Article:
The invention overcomes the above-identified problems as well as other shortcomings and deficiencies of existing technologies in RFID applications by changing the inductance of a spiral coil of an RFID tag antenna circuit disposed on a circuit substrate. The variable inductance spiral coil on the substrate comprises a step-tunable inductor for frequency tuning of the antenna circuit of the RFID tag. The step-tunable inductor may resonant with a discrete capacitor connected to the inductor, or a capacitor that is part of and internal to a semiconductor integrated circuit RFID tag device. A series resonant circuit antenna is also contemplated and within the scope of the present invention.

The substrate may be, for example but not limited to; PET, Mylar, paper, plastic, Kapton, ceramic, polyimide, polyvinylchloride (PVC), etc., and combinations thereof. A RFID tag device semiconductor integrated circuit die is attached to the substrate, preferably on the same side as the antenna inductor and is electrically connected thereto. Connection to the RFID tag device semiconductor integrated circuit die may be by wire bonding, flipchip (C4), etc., or any combination thereof. The dielectric substrate may also have other connection pads that may be used for testing and/or programming the RFID tag. The coil material is electrically conductive and may be, for example but not limited to; metal such as copper, aluminum, gold, plated metal, electrically conductive organic and inorganic materials, etc.

In one embodiment of the invention, a parallel resonant circuit antenna is formed on only one side of a substrate. The parallel resonant circuit antenna, which includes a step-tunable inductor, may be printed as metallic traces on the one side of the substrate. The step-tunable inductor is adapted for adjustment to a desired inductance value for resonating the tuned frequency of the parallel resonant antenna circuit of the RFID tag.

In yet another embodiment of the invention, the step-tunable inductor consists of various inductive tuning branches, i.e., these branches are capable of being trimmed to adjust the step-tunable inductor to a desired inductance value. In other words, the length and spacing of the step-tunable inductor can be adjusted by trimming the branches. The branches may be trimmed by laser, ablation or mechanically cutting.

In another embodiment, fusible conductive links may be used to trim the branches that comprise the step-tunable inductor. Series connected turns may be disconnected by causing a respective conductive link fuse to open upon application of a current above the carrying capacity of the fuse. Parallel connected branches may also be trimmed by having different current carrying capacity sized fuses open upon a specific value current being applied to the parallel connected branch-fuses. Different value resistors may be connected in series with each of the parallel connected branch-fuses.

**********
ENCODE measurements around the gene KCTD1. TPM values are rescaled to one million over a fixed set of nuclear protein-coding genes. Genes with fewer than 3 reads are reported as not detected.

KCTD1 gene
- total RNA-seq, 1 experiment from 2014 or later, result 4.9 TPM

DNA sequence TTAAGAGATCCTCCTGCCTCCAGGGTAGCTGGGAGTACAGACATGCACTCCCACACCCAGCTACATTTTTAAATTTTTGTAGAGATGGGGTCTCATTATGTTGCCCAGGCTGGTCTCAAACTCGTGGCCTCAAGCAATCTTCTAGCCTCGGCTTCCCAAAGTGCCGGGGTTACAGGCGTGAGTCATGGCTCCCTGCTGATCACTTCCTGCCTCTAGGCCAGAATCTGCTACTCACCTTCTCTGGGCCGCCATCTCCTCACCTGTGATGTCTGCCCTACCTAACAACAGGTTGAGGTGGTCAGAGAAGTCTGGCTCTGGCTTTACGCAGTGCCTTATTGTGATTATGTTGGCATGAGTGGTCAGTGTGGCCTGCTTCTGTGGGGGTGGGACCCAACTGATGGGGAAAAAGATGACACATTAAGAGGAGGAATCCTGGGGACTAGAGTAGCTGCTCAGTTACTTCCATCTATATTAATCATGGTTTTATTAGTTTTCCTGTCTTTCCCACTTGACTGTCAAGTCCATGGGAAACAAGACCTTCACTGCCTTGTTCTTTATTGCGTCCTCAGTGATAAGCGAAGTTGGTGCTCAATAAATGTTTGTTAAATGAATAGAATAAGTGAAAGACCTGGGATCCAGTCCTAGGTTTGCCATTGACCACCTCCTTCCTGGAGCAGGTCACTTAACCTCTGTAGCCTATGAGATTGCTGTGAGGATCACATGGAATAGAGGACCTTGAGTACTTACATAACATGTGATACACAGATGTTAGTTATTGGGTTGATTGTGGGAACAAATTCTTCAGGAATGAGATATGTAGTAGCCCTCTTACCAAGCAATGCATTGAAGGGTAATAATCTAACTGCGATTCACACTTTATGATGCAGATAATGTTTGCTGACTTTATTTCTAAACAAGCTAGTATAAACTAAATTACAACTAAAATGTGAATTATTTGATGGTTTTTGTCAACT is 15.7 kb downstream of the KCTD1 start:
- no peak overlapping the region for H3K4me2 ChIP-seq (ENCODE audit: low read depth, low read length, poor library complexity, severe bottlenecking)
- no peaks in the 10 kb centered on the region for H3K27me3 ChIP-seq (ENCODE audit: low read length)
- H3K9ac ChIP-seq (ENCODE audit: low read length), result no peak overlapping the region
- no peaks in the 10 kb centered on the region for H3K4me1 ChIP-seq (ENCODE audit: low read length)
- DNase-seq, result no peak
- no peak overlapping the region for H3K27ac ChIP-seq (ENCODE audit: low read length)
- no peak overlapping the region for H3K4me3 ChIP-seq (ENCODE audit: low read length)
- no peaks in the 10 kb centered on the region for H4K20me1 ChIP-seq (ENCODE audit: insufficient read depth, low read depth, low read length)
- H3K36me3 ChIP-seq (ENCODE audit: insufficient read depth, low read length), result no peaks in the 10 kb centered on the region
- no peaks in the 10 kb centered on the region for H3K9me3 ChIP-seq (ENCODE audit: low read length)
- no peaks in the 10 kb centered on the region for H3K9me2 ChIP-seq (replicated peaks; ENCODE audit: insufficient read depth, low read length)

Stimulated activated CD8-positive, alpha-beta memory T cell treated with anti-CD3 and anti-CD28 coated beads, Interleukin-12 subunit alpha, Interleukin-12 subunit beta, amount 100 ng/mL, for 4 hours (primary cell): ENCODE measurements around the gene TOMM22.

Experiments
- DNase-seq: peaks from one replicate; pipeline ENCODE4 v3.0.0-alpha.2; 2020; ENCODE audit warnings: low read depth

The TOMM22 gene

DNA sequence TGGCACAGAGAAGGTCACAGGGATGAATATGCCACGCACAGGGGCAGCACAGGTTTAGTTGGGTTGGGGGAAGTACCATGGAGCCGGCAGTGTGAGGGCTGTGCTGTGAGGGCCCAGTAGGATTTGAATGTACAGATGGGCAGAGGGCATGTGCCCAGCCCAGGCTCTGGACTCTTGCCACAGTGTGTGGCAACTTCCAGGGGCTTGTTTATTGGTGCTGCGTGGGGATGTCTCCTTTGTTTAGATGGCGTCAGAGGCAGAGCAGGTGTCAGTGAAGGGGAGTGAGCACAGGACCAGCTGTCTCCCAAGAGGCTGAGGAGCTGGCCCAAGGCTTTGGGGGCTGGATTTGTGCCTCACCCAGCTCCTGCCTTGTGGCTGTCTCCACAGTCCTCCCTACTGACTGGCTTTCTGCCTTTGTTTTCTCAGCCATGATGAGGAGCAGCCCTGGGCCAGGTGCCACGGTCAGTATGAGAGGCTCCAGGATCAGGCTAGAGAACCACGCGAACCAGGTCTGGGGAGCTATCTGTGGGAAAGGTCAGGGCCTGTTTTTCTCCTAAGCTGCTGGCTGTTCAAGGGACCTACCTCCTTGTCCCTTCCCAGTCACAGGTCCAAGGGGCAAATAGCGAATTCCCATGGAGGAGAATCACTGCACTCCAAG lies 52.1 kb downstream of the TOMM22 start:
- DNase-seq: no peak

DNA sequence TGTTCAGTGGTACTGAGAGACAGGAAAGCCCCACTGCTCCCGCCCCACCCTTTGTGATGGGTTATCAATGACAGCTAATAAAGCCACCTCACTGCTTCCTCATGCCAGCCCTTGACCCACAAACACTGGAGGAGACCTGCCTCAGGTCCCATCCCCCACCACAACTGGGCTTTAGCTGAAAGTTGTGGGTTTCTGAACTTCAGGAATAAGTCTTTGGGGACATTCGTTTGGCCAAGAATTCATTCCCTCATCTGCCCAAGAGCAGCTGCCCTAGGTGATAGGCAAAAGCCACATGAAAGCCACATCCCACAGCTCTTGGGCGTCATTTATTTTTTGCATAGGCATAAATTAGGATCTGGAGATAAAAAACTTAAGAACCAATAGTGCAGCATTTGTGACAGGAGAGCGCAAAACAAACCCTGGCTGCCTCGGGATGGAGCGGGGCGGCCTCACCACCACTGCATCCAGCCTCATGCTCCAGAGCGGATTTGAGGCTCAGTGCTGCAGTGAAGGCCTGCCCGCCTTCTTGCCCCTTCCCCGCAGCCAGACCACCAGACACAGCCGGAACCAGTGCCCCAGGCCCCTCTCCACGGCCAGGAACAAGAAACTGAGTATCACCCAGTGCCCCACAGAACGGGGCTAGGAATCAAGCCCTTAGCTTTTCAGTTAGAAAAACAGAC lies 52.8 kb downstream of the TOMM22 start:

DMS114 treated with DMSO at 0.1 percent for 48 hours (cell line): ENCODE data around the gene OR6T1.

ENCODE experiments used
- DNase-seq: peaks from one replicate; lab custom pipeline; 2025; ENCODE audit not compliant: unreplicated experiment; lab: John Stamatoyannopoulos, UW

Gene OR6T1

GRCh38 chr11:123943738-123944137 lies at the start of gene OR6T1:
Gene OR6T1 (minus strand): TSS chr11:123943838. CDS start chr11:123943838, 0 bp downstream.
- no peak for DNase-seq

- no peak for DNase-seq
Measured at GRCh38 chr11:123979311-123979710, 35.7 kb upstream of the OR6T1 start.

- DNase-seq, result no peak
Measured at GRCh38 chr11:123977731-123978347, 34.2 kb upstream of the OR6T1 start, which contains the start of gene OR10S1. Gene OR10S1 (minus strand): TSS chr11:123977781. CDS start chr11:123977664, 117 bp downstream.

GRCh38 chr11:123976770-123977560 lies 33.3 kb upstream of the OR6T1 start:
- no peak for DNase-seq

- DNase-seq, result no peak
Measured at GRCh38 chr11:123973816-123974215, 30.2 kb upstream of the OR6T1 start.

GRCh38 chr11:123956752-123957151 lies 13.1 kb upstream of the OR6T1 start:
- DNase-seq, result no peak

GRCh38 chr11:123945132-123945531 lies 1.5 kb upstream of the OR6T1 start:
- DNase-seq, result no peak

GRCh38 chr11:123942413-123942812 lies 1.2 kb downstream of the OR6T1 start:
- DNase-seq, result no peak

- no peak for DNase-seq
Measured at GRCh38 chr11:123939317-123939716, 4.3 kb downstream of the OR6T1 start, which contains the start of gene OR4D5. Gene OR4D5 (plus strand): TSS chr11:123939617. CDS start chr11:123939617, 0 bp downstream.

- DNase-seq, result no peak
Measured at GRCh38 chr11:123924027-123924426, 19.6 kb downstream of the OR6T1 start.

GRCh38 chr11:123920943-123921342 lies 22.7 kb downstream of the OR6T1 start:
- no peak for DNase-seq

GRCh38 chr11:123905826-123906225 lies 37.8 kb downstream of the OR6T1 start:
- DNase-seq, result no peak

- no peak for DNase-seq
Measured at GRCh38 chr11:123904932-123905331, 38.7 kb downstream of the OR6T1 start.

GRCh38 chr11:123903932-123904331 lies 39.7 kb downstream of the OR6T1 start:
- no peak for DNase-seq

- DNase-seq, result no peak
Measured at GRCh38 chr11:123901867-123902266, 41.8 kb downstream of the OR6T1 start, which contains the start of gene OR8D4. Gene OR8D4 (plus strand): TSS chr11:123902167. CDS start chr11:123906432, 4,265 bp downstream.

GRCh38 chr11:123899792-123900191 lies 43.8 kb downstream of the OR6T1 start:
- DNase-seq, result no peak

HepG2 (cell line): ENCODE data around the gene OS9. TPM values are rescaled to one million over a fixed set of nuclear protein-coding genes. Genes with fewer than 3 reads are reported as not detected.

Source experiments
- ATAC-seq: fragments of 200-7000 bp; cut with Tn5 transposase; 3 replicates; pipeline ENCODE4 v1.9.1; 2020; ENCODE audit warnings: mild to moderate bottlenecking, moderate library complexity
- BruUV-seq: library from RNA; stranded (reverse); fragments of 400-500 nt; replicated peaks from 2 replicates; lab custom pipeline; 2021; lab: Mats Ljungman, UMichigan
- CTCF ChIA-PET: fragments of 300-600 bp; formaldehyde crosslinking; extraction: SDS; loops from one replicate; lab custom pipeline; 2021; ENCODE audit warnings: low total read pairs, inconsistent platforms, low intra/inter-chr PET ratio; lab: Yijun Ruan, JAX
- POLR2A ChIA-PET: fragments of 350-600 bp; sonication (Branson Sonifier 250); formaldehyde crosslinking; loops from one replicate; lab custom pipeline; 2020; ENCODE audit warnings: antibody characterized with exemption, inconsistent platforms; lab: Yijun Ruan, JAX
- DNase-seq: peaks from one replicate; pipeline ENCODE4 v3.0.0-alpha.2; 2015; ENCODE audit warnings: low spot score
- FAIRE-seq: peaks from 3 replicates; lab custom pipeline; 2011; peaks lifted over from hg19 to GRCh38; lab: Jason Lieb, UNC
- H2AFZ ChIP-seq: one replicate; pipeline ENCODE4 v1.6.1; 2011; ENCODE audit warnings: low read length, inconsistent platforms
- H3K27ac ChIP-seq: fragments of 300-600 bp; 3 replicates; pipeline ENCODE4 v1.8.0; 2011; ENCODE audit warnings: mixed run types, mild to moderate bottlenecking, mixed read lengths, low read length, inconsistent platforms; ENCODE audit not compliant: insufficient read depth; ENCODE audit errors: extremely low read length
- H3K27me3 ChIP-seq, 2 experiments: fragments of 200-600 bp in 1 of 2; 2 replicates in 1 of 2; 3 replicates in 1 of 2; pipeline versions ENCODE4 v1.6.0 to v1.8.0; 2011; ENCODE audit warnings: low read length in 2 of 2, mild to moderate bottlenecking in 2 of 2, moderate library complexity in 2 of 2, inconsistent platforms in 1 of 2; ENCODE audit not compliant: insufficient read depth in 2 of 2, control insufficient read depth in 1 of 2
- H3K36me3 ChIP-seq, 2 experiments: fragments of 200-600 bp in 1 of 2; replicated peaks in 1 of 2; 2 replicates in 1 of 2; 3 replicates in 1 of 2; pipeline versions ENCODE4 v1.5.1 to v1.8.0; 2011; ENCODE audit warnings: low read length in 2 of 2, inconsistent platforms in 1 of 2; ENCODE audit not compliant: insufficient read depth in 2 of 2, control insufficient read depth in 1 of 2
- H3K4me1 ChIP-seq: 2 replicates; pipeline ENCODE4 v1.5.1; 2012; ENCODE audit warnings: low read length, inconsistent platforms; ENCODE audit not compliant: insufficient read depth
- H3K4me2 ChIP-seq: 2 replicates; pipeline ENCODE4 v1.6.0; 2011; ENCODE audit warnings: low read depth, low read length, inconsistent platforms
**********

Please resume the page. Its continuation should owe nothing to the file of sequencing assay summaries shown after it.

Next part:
In yet another embodiment, tuning inductance is switched in and out using circuits of the RFID tag device itself. Fusible links on the silicon semiconductor die of the RFID tag device may be used to disconnect the inductive branches. Transistor switches may be used to do the same function. The transistor switches may be controlled by fusible links, non-volatile memory and the like. The transistor switches may also be programmably enabled and disabled by electronic circuits in the RFID tag device, such as for example but not limited to a microcontroller. Auto tuning of the RFID tag antenna circuit may also be performed by using transistor switches controlled by a frequency tracking circuit. The frequency tracking circuit may be effectively utilized for varying RFID tag antenna resonance conditions so as to enhance the range and thus area of usability for the RFID tag.

Features and advantages of the invention will be apparent from the following description of presently preferred embodiments, given for the purpose of disclosure and taken in conjunction with the accompanying drawings.

BRIEF DESCRIPTION OF THE DRAWINGS

FIG. 1 illustrates a schematic block diagram of an RFID tag system that includes both a radio frequency reader (Interrogator) and a RFID tag;

FIG. 2 illustrates a schematic block diagram of an embodiment of an RFID tag with a parallel resonant circuit antenna;

FIG. 3 illustrates schematic diagrams of prior art parallel resonant (LC) antenna circuits for an RFID tag;

FIG. 4 illustrates a schematic of an example of an etched spiral inductor, and a three dimensional portion of a segment thereof, that may be used in an RFID tag;

FIG. 5 illustrates schematic diagrams of an embodiment of the present invention comprising a step-tunable inductor having trimming branches;

FIG. 6 illustrates schematic diagram of an inductively tuned antenna circuit RFID tag, according to the present invention;

FIG. 7 illustrates a schematic plan view of an embodiment of the RFID tag illustrated schematically in FIG. 6;

FIGS. 8 and 9 illustrate schematic plan views of the embodiment of the RFID tag of FIG. 7 having different inductance values;